Carcinoma open the split, with four tracks lasting 15 minutes in duration.
Carcinoma play an underground, atmospheric form of black/death metal. Well-written and full of grim texture, the tracks on this split mix atmosphere-building with a more direct approach that sees the band go for the throat as effectively as any extreme metal proposition.
Chaos and mayhem are Carcinoma’s companions, but even when they’re giving free reign to them, the band still manage to project an atmospheric aura, one of mood and layering over straightforward brutality and barbarity. The music is bleakly dissonant in places, yet lacks the impenetrability that this style can frequently have. This is due to the fact that dissonance is only one tool in the band’s toolbox, one that they use well, of course. They also know how to write a really good direct riff too.
The band’s production is well-rounded and has a kind of sickening warmth to it that’s both off-putting and alluring, like something that’s rotten, yet still curiously captivating.
Featuring a very blackly attractive mix of ferocious aggression and atmospheric savagery, Carcinoma have made a very positive impression with these four songs. I can’t wait to hear more from them in the future.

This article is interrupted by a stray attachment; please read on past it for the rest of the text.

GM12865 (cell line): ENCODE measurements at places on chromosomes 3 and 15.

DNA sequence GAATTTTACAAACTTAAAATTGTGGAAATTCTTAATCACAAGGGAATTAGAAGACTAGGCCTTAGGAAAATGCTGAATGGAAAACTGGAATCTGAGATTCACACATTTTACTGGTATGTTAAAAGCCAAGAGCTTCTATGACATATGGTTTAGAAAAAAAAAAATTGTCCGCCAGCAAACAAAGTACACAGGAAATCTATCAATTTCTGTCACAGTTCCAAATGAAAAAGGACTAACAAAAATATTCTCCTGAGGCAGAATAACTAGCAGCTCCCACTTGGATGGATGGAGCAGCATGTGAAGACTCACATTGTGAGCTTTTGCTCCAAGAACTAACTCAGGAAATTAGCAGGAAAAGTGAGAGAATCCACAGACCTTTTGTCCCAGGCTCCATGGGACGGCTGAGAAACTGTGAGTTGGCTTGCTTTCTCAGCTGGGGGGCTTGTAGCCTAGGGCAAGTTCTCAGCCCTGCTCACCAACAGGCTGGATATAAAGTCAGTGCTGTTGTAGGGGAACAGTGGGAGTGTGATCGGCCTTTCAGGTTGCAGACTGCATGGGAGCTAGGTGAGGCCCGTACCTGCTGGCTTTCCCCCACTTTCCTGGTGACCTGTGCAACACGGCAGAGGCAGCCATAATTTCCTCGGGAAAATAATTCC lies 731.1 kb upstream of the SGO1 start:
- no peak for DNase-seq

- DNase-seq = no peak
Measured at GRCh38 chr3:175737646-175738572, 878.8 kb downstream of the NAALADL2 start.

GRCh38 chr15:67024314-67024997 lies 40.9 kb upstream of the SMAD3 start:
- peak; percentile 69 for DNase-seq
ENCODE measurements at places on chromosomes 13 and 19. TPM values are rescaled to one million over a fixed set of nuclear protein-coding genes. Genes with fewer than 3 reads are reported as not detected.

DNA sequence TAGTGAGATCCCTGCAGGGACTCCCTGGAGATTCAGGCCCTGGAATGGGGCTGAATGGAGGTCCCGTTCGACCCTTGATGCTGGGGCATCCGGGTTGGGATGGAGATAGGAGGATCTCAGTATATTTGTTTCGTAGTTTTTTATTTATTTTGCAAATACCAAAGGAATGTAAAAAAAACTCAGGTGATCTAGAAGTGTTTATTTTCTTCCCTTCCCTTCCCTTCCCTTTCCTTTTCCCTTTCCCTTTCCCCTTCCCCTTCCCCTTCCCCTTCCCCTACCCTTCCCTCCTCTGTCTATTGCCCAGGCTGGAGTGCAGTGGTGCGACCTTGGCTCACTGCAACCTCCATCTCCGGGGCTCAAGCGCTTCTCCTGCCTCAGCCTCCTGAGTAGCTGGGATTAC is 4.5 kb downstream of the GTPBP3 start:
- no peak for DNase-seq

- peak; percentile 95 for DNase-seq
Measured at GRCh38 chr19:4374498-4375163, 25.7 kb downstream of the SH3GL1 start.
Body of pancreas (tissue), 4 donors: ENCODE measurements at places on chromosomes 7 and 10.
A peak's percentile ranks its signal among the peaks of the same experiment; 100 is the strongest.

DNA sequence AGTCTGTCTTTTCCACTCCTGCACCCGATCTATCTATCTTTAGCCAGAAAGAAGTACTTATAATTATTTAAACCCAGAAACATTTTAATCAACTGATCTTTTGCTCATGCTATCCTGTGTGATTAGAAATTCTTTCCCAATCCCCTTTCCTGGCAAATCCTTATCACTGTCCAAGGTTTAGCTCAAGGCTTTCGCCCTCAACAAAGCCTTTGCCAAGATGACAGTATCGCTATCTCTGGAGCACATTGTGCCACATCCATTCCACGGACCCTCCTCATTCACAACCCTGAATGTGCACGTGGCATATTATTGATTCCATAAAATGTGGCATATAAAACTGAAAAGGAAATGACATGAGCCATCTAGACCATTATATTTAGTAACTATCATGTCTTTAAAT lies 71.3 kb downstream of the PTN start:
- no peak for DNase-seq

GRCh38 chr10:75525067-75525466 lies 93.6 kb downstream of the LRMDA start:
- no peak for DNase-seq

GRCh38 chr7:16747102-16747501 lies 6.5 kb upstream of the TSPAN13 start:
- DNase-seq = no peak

Abyssal’s side also contains four tracks, but with a longer playing time of 22 minutes.
The one man juggernaut that is Abyssal has opted for a more old-school death metal approach on this split, belching out songs that reek of abandoned crypts and decaying tombs. This is doomy death metal with a thick atmospheric aspect, and the blackened death metal of Abyssal is a different, less chaotic and savage affair than Carcinoma’s.
These songs are heavy and mood-driven, with macabre melodies and deep, abyssal growls seeming to rise up out of a murky sea of bleak, crushing distortion. The music of Abyssal is like a relentlessly advancing natural disaster, completely swamping everything in its path, with a self-set pace that’s as devastating as it is inexorable. This is apocalyptic music that wants to drown the world in nightmares, and it sounds like it’s truly capable of it too.
This really is a top quality split release that shows what a fertile place the UK’s extreme metal underground is.
Make sure you check this out.